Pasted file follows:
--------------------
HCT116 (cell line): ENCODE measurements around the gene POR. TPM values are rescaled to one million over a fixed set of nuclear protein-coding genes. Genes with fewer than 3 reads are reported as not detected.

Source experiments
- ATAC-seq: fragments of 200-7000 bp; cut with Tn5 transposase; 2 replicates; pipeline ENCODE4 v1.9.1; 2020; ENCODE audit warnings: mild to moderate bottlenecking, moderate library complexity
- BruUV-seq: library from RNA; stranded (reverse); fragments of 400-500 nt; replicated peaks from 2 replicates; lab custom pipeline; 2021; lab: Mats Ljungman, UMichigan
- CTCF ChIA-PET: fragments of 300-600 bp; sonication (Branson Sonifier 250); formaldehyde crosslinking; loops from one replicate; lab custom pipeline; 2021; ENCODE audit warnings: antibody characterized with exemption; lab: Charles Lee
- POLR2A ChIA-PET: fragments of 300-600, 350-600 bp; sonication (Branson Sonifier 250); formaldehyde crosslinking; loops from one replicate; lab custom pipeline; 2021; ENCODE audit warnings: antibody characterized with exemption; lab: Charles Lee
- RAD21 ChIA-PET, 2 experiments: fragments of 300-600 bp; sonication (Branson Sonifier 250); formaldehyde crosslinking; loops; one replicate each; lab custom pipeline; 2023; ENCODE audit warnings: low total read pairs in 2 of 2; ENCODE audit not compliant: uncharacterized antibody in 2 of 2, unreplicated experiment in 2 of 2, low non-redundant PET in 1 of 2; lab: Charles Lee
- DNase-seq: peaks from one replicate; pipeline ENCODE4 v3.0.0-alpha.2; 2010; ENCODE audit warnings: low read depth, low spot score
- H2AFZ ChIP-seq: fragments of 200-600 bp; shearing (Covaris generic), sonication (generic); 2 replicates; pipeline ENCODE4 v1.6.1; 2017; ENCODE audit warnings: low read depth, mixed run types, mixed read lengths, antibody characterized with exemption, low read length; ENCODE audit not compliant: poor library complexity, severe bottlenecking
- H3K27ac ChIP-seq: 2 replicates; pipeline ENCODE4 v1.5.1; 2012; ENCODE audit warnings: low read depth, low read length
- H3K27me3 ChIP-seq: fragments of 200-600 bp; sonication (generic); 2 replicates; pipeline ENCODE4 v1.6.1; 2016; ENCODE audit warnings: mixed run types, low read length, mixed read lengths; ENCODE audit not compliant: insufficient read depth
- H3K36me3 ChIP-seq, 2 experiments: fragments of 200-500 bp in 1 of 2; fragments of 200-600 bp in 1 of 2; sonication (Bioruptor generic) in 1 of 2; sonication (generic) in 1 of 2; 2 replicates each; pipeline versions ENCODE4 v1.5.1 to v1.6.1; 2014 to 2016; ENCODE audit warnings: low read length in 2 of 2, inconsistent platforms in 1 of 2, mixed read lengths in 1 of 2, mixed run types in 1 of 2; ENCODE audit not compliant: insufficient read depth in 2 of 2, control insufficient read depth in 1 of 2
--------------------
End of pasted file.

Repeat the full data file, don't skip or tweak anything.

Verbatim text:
HCT116 (cell line): ENCODE measurements around the gene POR. TPM values are rescaled to one million over a fixed set of nuclear protein-coding genes. Genes with fewer than 3 reads are reported as not detected.

Source experiments
- ATAC-seq: fragments of 200-7000 bp; cut with Tn5 transposase; 2 replicates; pipeline ENCODE4 v1.9.1; 2020; ENCODE audit warnings: mild to moderate bottlenecking, moderate library complexity
- BruUV-seq: library from RNA; stranded (reverse); fragments of 400-500 nt; replicated peaks from 2 replicates; lab custom pipeline; 2021; lab: Mats Ljungman, UMichigan
- CTCF ChIA-PET: fragments of 300-600 bp; sonication (Branson Sonifier 250); formaldehyde crosslinking; loops from one replicate; lab custom pipeline; 2021; ENCODE audit warnings: antibody characterized with exemption; lab: Charles Lee
- POLR2A ChIA-PET: fragments of 300-600, 350-600 bp; sonication (Branson Sonifier 250); formaldehyde crosslinking; loops from one replicate; lab custom pipeline; 2021; ENCODE audit warnings: antibody characterized with exemption; lab: Charles Lee
- RAD21 ChIA-PET, 2 experiments: fragments of 300-600 bp; sonication (Branson Sonifier 250); formaldehyde crosslinking; loops; one replicate each; lab custom pipeline; 2023; ENCODE audit warnings: low total read pairs in 2 of 2; ENCODE audit not compliant: uncharacterized antibody in 2 of 2, unreplicated experiment in 2 of 2, low non-redundant PET in 1 of 2; lab: Charles Lee
- DNase-seq: peaks from one replicate; pipeline ENCODE4 v3.0.0-alpha.2; 2010; ENCODE audit warnings: low read depth, low spot score
- H2AFZ ChIP-seq: fragments of 200-600 bp; shearing (Covaris generic), sonication (generic); 2 replicates; pipeline ENCODE4 v1.6.1; 2017; ENCODE audit warnings: low read depth, mixed run types, mixed read lengths, antibody characterized with exemption, low read length; ENCODE audit not compliant: poor library complexity, severe bottlenecking
- H3K27ac ChIP-seq: 2 replicates; pipeline ENCODE4 v1.5.1; 2012; ENCODE audit warnings: low read depth, low read length
- H3K27me3 ChIP-seq: fragments of 200-600 bp; sonication (generic); 2 replicates; pipeline ENCODE4 v1.6.1; 2016; ENCODE audit warnings: mixed run types, low read length, mixed read lengths; ENCODE audit not compliant: insufficient read depth
- H3K36me3 ChIP-seq, 2 experiments: fragments of 200-500 bp in 1 of 2; fragments of 200-600 bp in 1 of 2; sonication (Bioruptor generic) in 1 of 2; sonication (generic) in 1 of 2; 2 replicates each; pipeline versions ENCODE4 v1.5.1 to v1.6.1; 2014 to 2016; ENCODE audit warnings: low read length in 2 of 2, inconsistent platforms in 1 of 2, mixed read lengths in 1 of 2, mixed run types in 1 of 2; ENCODE audit not compliant: insufficient read depth in 2 of 2, control insufficient read depth in 1 of 2